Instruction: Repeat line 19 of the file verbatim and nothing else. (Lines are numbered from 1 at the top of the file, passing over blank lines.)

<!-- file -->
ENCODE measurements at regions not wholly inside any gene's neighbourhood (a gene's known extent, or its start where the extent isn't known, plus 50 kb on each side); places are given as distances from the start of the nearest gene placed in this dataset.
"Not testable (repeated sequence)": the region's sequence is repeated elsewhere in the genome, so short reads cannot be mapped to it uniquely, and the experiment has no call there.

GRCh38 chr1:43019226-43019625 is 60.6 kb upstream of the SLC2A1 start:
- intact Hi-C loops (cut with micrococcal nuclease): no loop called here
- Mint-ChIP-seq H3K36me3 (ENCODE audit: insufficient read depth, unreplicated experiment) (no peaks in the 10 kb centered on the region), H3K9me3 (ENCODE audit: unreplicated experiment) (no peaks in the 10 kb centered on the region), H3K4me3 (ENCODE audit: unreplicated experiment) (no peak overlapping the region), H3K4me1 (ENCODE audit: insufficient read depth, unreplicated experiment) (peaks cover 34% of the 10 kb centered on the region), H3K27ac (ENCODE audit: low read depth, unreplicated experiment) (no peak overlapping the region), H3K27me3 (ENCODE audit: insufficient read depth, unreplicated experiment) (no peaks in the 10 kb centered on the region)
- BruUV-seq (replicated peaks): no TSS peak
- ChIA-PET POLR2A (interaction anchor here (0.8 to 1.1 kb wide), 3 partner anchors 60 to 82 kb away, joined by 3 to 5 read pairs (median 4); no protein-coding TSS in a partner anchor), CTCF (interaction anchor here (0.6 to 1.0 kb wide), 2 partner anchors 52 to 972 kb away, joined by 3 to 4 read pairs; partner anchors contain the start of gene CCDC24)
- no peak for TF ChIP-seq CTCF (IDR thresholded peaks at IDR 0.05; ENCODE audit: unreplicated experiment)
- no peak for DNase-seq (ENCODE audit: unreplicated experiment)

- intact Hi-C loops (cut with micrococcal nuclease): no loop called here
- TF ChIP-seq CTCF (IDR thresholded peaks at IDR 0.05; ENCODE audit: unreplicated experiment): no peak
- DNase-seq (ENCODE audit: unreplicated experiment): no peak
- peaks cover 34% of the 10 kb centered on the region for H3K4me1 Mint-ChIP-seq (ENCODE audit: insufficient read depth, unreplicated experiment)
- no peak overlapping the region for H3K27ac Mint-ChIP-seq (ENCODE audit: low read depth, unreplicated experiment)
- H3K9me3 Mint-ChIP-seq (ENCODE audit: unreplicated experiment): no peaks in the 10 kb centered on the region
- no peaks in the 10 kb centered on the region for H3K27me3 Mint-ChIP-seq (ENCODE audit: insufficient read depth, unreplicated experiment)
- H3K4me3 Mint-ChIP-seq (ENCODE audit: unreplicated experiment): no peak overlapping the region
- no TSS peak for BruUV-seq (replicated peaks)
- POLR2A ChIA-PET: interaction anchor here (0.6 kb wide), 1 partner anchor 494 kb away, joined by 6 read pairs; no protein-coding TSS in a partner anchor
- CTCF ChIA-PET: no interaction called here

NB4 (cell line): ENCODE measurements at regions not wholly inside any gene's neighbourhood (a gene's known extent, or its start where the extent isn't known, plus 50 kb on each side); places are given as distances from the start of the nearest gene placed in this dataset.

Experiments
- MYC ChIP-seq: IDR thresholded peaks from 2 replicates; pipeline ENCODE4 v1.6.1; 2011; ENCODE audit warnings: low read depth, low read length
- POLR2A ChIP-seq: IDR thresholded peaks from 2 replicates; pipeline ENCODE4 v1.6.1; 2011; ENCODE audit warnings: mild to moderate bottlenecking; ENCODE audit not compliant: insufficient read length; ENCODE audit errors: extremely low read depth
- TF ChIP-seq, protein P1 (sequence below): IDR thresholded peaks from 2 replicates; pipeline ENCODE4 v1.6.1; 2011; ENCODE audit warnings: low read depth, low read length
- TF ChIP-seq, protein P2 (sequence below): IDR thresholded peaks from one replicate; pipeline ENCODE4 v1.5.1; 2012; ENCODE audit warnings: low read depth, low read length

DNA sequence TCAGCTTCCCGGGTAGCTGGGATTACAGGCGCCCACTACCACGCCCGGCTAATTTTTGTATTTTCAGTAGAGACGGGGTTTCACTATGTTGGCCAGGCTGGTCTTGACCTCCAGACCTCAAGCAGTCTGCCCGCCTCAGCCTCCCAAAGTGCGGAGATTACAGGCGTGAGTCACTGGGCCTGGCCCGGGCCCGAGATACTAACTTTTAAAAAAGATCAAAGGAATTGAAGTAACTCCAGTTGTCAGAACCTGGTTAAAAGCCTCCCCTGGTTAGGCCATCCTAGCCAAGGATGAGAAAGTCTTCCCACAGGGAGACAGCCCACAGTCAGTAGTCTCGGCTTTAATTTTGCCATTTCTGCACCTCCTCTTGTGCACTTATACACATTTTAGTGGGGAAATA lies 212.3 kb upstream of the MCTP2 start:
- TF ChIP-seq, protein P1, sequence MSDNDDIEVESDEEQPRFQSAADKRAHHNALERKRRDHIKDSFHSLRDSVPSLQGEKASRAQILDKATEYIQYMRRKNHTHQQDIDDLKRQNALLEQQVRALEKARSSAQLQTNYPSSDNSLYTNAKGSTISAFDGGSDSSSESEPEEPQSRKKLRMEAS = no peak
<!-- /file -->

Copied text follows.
- POLR2A ChIA-PET: interaction anchor here (0.6 kb wide), 1 partner anchor 494 kb away, joined by 6 read pairs; no protein-coding TSS in a partner anchor